New Welsh Review
Ekphrasis and Ekphrasis
When Homer, like others before him, chose to evoke every physical detail of Achilles’s elaborately embossed shield in The Iliad he was indulging in the art of ekphrasis. Ekphrasis is the description of an artwork, the distilling into words of a visual representation. It is poetry that continues the work of translation the artwork began. It is more common in poetry than in fiction; perhaps because poetry can formally recreate some of the properties of a work of art. Achilles’s shield locates the theoretical recognition of ekphrasis in ancient poetics and the history of rhetoric.
The difficulty of ekphrasis, the inherent risk of so much lost in translation, is overcome in imagination when language achieves that hardest of tasks and helps us to see. Keats understood this when he wrote Ode on a Grecian Urn. His poem brings into view the narrative adorning the urn, and so the urn itself: “To what green altar, O mysterious priest, / Lead’st thou that heifer lowing at the skies.” Shelley went even further when he wrote On the Medusa of Leonardo da Vinci in the Florentine Gallery: not only are the physical details of Leonardo’s painting transcribed, but also the very atmosphere they combine to produce; “…and the midnight sky / Flares, a light more dread than obscurity.” Given that much Romantic poetry inclined naturally to protracted meditations on the visual, such ekphrastic techniques were constantly employed in the genre. Keats and Shelley assumed that the source of metaphor should be something beautiful; perception based upon a combination of spoken rhetoric and verbal cues.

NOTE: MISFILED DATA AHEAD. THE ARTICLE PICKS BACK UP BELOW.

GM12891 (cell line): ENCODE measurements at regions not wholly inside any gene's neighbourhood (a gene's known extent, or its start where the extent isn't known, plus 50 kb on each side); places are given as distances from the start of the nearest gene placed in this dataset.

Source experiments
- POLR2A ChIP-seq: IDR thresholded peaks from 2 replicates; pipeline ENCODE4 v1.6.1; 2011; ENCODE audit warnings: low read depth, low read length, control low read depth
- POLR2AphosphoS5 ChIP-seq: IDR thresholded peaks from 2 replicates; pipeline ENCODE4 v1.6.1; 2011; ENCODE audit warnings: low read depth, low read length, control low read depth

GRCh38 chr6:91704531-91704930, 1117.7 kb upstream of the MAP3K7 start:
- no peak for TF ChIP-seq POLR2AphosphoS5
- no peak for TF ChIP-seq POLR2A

But ekphrasis is also a problem. On one level it might be deemed impossible. A verbal translation cannot represent — that is, make present again — its object with the same degree of effectiveness a visual image can. Or perhaps in some ways it can do it better because it doesn’t pretend to reproduce so much as evoke it. However brilliantly a poem is devised, it will rarely have the immediacy a picture does: imagine trying to describe a view of Table Mountain over the radio. Something that is authentically breathtaking — pre-linguistic in the fact that it takes away the breath — might well be reduced to the status of the word ‘breathtaking.’ The describer might even resort to the job of ironising irony by using the phrase “it is beyond words.” In this sense, ekphrasis is a minor and rather obscure literary genre, and most writers who use it tacitly or consciously recognise that language is a lesser medium. It is difficult not to conclude that it grew out of a kind of envy of the visual, pointing up the extreme limitations of language; that it is the expression of a kind of blindness, fingering the braille of the visual.